Dodgers Reportedly Sign Andrew Heaney; Max Scherzer Cy Young Finalist, Walker Buehler Snubbed

The Los Angeles Dodgers reportedly have made their first free agent signing of the 2021 off-season, and it wasn’t Clayton Kershaw.

According to reports, LHP Andrew Heaney will be (re)joining the Dodgers. Heaney was once traded from the Miami Marlins along with Kiké Hernandez, Austin Barnes and Chris Hatcher to the Dodgers in 2014, only to be flipped to the Los Angeles Angels of Anaheim for Howie Kendrick two days later.

The deal is reportedly for one year, $8.5 million, pending a physical.

Heaney pitched for the Angels and then the New York Yankees this past season. His 2021 combined season stats were an 8-9 record with a 5.83 ERA, 1.32 WHIP, 150/41 K/BB, and .256 opponents average.

However, he was also one of 15 pitchers in the major leagues with a 26.9 K% or higher, and a BB% of 7.3 or lower.

It is a low risk/high reward type signing that the Dodgers are fond of doing. More than a dozen teams had interest in the 30-year-old starter. He has been prone to giving up the long ball. But if the Dodgers see something in him that can be fixed, he could be 2022’s Robbie Ray.


MLB awards season is now upon us. On Monday evening, all of the finalists for MVP, Cy Young, Manager of the Year, and Rookie of the Year were announced on MLB Network. Only one Dodger made any of the finalists.

Max Scherzer was named one of the three pitchers vying for the NL Cy Young for the 2021 season. Walker Buehler was not, as Zack Wheeler of the Philadelphia Phillies was named along with Corbin Burnes of the Milwaukee Brewers.

Scherzer finished the season with a 15-4 combined record between the Washington Nationals and Dodgers, alongside a 2.46 ERA. He got even better once he arrived in Los Angeles, going 7-0 with a 1.98 ERA for his new team. He pitched 179.1 innings, and had the lowest WHIP of his career at 0.864.

Buehler also had a great season, going 16-4 with a 2.47 ERA, a season high 33 games started with 207.2 innings pitched. He had a 0.968 WHIP and a 6.7 WAR. His fumbling towards the finish line at the end of the season may have cost him his chance at his first Cy Young nomination.

In other Dodgers news, Corey Seager is reportedly turning down the $18.4M qualifying offer from the Dodgers. This was expected, as Seager is commanding a big contract out on the open market for the first time.

The Dodgers also extended a qualifying offer to Chris Taylor, who has until November 17th to make his decision.

7 thoughts on “Dodgers Reportedly Sign Andrew Heaney; Max Scherzer Cy Young Finalist, Walker Buehler Snubbed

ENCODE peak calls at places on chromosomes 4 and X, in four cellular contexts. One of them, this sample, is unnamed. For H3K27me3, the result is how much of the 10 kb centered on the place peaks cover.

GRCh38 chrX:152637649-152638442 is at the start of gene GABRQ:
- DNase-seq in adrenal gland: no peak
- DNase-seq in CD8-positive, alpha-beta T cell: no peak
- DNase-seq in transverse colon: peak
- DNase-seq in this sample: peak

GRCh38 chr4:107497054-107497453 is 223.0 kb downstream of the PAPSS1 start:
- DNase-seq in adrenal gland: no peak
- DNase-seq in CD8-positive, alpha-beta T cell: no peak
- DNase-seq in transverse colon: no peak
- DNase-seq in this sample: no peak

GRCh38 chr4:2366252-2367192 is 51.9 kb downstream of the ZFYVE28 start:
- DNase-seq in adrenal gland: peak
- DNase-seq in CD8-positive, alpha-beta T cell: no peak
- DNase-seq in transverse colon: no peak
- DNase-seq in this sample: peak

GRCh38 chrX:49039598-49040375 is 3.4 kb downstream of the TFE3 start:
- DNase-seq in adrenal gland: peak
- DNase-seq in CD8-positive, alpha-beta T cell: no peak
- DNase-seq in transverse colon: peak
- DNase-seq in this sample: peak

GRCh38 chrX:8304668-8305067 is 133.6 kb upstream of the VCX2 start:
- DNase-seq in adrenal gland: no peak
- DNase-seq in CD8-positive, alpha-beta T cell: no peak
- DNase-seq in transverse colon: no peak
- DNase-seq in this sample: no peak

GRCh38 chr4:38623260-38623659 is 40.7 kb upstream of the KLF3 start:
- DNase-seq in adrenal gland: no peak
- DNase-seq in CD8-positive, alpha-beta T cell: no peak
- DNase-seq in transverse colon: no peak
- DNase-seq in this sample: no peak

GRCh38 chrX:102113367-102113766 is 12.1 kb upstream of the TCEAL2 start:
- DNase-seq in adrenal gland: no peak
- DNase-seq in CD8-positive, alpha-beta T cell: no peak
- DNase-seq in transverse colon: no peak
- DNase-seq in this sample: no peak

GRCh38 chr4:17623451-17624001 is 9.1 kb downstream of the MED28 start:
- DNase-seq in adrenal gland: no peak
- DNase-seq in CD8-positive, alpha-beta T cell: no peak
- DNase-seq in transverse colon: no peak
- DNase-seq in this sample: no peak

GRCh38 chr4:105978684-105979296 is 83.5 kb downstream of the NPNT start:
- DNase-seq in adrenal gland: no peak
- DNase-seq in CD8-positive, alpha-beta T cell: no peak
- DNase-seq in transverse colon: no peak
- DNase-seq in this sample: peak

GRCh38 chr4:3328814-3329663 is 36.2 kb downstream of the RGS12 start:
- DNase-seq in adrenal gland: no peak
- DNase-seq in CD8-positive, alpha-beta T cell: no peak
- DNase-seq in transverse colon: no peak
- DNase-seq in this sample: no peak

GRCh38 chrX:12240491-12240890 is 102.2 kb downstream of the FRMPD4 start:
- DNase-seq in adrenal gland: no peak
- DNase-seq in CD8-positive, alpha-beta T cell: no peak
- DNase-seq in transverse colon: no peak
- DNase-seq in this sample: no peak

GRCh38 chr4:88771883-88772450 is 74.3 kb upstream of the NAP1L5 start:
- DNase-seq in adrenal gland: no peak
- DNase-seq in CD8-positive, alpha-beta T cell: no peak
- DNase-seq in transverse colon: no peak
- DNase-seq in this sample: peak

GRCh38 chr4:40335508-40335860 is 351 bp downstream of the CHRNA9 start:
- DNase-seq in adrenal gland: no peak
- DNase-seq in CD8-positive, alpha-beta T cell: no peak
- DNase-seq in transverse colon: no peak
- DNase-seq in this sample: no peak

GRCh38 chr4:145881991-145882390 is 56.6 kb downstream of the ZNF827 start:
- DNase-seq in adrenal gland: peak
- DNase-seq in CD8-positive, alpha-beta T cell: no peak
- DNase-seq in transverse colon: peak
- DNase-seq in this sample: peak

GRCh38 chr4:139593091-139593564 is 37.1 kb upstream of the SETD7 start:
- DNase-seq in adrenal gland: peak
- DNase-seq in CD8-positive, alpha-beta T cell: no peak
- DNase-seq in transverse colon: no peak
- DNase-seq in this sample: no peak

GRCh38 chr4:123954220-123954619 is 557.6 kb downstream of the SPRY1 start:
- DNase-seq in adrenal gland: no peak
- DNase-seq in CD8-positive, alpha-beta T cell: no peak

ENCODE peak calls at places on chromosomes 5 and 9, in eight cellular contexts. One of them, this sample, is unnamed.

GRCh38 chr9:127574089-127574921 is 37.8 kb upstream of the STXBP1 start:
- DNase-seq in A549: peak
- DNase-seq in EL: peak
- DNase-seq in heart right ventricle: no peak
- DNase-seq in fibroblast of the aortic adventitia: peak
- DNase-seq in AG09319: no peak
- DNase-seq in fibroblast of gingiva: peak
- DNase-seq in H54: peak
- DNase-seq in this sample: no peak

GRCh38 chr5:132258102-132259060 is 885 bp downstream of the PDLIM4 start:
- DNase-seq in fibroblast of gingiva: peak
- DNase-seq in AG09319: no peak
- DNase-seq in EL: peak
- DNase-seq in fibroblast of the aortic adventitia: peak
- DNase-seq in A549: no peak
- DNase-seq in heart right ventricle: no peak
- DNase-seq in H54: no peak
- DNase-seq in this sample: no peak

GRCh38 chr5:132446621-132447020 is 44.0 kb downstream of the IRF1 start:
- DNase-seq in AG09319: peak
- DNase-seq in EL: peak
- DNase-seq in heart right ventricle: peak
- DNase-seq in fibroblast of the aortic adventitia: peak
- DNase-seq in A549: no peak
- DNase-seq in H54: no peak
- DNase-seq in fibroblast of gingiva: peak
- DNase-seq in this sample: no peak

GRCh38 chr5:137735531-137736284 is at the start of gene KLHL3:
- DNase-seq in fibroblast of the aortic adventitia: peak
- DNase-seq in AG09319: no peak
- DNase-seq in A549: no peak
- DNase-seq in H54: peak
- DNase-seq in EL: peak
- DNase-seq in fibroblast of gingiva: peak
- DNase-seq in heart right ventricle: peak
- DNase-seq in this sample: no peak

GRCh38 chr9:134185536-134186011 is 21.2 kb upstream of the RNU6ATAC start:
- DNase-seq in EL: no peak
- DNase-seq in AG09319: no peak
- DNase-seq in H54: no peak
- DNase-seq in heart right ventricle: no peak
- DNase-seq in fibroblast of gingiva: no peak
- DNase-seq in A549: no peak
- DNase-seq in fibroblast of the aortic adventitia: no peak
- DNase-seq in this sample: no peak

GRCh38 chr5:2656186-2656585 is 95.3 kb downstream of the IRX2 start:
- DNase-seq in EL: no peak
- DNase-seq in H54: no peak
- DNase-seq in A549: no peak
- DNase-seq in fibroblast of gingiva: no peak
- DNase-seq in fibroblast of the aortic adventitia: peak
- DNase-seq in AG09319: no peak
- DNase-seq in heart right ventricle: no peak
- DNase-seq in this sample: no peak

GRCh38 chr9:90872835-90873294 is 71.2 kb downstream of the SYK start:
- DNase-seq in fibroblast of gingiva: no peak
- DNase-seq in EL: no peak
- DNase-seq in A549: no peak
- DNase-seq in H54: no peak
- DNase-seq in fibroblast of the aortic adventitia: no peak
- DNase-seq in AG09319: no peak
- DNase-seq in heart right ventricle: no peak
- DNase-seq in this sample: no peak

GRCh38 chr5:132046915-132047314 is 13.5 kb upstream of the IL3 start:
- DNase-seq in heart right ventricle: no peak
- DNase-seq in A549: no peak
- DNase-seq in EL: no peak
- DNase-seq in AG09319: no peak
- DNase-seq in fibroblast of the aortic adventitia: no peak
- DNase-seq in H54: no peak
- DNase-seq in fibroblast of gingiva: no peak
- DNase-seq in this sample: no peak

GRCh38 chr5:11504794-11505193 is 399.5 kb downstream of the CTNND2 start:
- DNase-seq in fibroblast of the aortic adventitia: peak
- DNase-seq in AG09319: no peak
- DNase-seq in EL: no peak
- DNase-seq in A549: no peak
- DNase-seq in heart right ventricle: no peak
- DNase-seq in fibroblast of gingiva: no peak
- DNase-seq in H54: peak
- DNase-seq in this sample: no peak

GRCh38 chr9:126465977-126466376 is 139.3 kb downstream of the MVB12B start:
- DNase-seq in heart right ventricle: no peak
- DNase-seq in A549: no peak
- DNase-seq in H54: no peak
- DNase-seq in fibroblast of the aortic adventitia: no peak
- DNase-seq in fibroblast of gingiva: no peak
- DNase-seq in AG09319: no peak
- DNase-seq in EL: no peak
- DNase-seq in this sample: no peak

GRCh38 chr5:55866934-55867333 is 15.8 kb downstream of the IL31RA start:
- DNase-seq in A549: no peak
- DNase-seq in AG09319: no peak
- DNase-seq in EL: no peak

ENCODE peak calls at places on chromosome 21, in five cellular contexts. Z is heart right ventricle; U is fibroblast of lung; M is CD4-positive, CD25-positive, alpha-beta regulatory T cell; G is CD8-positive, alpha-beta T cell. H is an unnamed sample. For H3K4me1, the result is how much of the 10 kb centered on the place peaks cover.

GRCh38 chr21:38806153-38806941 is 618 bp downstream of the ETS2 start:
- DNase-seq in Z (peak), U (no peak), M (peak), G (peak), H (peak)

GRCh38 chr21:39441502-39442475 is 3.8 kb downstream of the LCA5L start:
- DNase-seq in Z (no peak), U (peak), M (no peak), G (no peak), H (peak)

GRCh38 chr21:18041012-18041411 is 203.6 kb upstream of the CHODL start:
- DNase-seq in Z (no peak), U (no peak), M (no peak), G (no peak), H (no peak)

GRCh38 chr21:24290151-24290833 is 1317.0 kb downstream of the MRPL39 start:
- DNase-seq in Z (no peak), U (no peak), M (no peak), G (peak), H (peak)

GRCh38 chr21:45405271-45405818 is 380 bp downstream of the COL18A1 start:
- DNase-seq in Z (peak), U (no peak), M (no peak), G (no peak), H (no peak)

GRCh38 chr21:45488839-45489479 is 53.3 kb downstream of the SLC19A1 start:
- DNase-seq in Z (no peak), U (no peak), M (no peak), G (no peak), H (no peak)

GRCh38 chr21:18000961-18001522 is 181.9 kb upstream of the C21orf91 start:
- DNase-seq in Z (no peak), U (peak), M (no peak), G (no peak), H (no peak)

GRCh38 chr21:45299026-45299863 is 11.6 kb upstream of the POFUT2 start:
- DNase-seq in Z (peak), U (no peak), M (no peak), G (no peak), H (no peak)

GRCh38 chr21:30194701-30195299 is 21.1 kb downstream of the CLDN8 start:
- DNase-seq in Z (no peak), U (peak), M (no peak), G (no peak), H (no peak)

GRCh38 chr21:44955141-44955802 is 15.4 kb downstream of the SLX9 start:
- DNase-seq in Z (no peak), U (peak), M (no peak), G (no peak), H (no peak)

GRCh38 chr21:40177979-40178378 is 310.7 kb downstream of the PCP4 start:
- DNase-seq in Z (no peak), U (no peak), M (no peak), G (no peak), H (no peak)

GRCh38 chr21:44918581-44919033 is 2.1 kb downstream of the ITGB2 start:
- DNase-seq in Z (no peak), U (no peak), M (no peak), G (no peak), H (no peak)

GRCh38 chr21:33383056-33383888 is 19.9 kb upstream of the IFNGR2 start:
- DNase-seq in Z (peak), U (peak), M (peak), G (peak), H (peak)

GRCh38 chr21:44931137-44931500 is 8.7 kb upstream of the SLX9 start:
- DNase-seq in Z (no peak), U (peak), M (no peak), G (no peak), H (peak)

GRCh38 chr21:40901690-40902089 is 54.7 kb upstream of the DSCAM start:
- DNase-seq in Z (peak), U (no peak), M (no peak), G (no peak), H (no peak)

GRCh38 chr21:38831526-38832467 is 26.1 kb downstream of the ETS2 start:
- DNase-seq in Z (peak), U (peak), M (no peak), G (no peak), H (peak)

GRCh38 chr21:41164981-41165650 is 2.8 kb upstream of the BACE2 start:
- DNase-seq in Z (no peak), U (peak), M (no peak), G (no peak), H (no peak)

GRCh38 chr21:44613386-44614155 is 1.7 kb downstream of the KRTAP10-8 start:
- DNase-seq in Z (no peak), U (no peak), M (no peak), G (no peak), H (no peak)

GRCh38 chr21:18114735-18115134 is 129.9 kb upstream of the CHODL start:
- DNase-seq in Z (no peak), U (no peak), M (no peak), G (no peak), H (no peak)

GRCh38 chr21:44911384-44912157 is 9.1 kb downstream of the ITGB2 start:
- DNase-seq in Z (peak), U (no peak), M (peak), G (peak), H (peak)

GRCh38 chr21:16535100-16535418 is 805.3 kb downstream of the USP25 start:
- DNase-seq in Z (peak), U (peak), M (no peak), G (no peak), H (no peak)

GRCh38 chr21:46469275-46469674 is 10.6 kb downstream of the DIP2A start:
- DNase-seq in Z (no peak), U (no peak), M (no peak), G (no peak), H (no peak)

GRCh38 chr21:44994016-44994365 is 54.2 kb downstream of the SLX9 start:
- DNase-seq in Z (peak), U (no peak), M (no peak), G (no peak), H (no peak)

1. Not bad. 106 wins and only one player up for an award.

    Here’s the real scoop on why Heaney signed with us. He is originally from Oklahoma City and he realized that if he was bad enough to be optioned out, he’ll be right at home in OKC. Sometimes it’s the smallest of things that leads to a World Championship.

    Most people think the major signings won’t happen until after the new CBA is finalized, but maybe Andrew has decided to strike quickly on some of the smaller moves, taking a page from the Anthoupolos playbook.

  2. Well there’s $8.5 million that could probably have been spent on someone more useful. I don’t get this move at all. Probably why I’m not a GM.

    1. I would think that Andrew has identified something in Heaney that he thinks can be improved to the point where he becomes a good major league starter. If he’s wrong, he’s just spent 8.5 million on the pitching equivalent of Billy McKinney.

      According to some of the better MLB reporters, there were apparently a number of teams in on Heaney so maybe there is really something there to be unleashed after all.

    2. $8.5M for a 30 year old coming off a 5.83 ERA. Yes a high K rate, but also a very high HR rate. For Cy Young it’s one of the top three Leading K guys. IMO, there is way too much emphasis on strikeouts by pitchers. And the MVP candidates? None in either league comes from a playoff team. Just change the award to offensive player of the year. None of these players were League MVPs.

    1. $8.5M for a 5.87ERA 30 year old seems excessive to me. There was a time when a pitcher who gave up 29 HRs in 129 innings got a one way ticket back to the minors. Not a raise. SMH.

      1. Bauer gave up 19 HR’s in 107 innings and the Dodgers paid that clown 40 mil. 8.5 for a low risk high reward pitcher seems pretty reasonable to me. A couple of tweaks, and he could be pretty good.

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